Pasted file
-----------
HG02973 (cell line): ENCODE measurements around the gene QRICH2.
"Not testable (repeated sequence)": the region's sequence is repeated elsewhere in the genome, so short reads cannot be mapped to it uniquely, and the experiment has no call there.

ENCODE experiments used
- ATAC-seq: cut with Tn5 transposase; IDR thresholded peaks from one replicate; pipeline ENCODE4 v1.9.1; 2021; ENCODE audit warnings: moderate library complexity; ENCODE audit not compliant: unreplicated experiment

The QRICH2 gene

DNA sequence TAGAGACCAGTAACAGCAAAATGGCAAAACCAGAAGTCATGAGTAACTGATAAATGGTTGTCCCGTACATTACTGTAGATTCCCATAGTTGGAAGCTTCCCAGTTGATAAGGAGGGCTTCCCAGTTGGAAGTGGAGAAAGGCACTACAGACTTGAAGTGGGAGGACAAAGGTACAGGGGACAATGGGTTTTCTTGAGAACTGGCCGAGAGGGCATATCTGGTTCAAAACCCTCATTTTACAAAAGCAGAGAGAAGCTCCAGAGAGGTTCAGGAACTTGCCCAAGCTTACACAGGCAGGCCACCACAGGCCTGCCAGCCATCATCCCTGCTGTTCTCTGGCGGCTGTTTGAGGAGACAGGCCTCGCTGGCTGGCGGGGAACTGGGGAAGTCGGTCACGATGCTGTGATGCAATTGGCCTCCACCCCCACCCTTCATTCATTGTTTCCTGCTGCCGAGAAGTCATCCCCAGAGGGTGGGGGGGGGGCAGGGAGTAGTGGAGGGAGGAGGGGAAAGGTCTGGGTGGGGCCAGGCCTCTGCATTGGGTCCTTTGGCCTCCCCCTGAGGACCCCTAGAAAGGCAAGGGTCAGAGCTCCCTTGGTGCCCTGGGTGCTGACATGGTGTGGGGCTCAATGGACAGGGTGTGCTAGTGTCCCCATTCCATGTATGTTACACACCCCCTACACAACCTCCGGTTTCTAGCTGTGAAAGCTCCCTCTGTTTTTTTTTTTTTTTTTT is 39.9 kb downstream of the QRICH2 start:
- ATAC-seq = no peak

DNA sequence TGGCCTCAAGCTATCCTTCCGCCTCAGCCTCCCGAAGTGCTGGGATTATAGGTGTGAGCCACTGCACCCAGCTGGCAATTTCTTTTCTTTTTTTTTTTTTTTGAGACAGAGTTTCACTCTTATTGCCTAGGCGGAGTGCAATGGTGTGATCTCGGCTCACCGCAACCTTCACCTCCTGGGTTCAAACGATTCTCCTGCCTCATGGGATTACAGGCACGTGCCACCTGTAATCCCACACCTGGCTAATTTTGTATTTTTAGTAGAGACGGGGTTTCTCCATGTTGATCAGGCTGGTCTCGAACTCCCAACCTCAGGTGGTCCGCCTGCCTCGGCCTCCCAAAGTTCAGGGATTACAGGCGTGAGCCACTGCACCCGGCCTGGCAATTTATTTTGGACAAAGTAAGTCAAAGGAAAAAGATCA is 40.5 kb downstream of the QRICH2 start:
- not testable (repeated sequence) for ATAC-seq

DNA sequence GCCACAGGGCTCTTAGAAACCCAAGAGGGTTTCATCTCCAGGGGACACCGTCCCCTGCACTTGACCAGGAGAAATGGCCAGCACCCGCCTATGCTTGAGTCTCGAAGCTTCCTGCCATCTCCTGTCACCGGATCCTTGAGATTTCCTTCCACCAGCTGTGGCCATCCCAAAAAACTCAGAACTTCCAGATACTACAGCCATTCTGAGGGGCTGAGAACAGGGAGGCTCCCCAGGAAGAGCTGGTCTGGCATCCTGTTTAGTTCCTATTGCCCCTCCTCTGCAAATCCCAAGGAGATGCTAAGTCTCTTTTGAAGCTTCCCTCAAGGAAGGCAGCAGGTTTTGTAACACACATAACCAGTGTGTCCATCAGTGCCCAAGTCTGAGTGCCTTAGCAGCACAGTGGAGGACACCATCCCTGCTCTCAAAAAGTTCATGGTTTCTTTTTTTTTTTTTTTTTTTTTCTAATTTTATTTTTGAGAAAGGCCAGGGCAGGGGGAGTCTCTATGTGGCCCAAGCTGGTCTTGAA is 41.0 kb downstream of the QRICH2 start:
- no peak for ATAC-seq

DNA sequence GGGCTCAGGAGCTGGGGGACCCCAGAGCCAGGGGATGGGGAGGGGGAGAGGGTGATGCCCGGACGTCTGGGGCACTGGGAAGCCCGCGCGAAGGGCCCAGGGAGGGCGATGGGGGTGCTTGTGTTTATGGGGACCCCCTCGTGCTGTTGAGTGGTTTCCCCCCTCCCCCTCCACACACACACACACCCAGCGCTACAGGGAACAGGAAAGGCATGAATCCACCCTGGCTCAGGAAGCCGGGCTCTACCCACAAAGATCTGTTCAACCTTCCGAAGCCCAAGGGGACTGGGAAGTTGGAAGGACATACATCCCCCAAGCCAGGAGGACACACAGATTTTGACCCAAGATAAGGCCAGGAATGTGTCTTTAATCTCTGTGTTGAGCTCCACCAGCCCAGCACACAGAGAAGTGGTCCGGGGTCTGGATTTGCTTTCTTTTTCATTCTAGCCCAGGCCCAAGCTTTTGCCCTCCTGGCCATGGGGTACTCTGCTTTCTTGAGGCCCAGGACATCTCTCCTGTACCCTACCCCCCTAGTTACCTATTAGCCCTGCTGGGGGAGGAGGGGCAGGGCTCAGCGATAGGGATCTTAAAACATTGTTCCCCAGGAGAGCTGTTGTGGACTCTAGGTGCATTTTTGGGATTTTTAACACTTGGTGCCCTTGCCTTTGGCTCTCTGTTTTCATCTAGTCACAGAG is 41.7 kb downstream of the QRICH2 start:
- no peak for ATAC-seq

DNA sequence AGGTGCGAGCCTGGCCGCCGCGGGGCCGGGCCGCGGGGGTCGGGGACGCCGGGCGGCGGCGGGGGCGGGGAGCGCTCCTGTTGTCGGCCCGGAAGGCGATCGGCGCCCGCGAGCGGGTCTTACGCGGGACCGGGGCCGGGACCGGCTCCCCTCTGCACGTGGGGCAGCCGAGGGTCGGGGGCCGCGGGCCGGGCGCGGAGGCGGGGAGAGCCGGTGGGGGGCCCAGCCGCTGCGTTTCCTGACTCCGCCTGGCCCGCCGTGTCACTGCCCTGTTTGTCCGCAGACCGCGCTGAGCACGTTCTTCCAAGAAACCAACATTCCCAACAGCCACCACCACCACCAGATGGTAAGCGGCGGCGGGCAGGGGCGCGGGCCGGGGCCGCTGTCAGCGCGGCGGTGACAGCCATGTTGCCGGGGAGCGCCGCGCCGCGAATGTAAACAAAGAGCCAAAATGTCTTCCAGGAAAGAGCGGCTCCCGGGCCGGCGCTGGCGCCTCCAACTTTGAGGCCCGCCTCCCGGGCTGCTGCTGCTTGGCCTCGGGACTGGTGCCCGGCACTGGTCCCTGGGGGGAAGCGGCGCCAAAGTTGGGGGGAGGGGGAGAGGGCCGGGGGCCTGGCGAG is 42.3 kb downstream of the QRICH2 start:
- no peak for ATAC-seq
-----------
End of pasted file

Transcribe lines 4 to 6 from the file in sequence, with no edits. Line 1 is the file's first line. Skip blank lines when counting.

- ATAC-seq: cut with Tn5 transposase; IDR thresholded peaks from one replicate; pipeline ENCODE4 v1.9.1; 2021; ENCODE audit warnings: moderate library complexity; ENCODE audit not compliant: unreplicated experiment

The QRICH2 gene

DNA sequence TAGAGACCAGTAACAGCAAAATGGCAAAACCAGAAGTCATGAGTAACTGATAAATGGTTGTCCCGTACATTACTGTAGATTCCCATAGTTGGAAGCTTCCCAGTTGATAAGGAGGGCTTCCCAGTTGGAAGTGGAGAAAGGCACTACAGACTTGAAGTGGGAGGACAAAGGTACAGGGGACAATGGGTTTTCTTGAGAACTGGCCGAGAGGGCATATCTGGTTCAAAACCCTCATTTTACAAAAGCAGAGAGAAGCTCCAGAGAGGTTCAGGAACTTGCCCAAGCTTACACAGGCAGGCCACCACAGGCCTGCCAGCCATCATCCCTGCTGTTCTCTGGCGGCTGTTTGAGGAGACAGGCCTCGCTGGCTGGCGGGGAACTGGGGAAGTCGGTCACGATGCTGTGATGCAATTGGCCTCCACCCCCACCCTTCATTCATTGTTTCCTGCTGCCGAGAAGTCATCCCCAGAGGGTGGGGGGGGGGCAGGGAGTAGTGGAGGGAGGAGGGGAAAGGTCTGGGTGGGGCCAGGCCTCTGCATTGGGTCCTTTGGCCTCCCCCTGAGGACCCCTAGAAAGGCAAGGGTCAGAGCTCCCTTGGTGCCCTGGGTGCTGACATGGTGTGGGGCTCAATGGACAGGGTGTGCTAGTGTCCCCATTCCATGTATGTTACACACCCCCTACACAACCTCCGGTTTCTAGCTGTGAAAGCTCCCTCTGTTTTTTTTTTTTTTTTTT is 39.9 kb downstream of the QRICH2 start: